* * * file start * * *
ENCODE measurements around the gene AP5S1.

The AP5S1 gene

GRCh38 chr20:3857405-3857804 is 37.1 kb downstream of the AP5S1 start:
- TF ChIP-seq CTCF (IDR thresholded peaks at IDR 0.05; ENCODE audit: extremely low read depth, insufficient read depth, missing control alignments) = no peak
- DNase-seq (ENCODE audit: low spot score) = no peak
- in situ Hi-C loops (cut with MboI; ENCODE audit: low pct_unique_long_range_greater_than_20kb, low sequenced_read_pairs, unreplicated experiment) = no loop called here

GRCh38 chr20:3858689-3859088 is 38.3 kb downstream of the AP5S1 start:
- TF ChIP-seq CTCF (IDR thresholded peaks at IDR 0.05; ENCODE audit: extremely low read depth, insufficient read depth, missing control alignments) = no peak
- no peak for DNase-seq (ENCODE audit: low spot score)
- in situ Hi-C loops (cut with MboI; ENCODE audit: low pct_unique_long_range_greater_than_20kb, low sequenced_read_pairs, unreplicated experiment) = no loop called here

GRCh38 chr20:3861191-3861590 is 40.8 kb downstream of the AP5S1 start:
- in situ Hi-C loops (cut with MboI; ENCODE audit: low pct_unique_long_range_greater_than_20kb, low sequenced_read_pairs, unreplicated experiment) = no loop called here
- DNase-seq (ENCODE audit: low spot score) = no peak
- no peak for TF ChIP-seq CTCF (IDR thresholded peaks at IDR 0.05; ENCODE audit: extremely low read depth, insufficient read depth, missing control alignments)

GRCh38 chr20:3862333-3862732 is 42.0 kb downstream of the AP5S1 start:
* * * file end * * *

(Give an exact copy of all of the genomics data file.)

ENCODE measurements around the gene AP5S1.

The AP5S1 gene

GRCh38 chr20:3857405-3857804 is 37.1 kb downstream of the AP5S1 start:
- TF ChIP-seq CTCF (IDR thresholded peaks at IDR 0.05; ENCODE audit: extremely low read depth, insufficient read depth, missing control alignments) = no peak
- DNase-seq (ENCODE audit: low spot score) = no peak
- in situ Hi-C loops (cut with MboI; ENCODE audit: low pct_unique_long_range_greater_than_20kb, low sequenced_read_pairs, unreplicated experiment) = no loop called here

GRCh38 chr20:3858689-3859088 is 38.3 kb downstream of the AP5S1 start:
- TF ChIP-seq CTCF (IDR thresholded peaks at IDR 0.05; ENCODE audit: extremely low read depth, insufficient read depth, missing control alignments) = no peak
- no peak for DNase-seq (ENCODE audit: low spot score)
- in situ Hi-C loops (cut with MboI; ENCODE audit: low pct_unique_long_range_greater_than_20kb, low sequenced_read_pairs, unreplicated experiment) = no loop called here

GRCh38 chr20:3861191-3861590 is 40.8 kb downstream of the AP5S1 start:
- in situ Hi-C loops (cut with MboI; ENCODE audit: low pct_unique_long_range_greater_than_20kb, low sequenced_read_pairs, unreplicated experiment) = no loop called here
- DNase-seq (ENCODE audit: low spot score) = no peak
- no peak for TF ChIP-seq CTCF (IDR thresholded peaks at IDR 0.05; ENCODE audit: extremely low read depth, insufficient read depth, missing control alignments)

GRCh38 chr20:3862333-3862732 is 42.0 kb downstream of the AP5S1 start: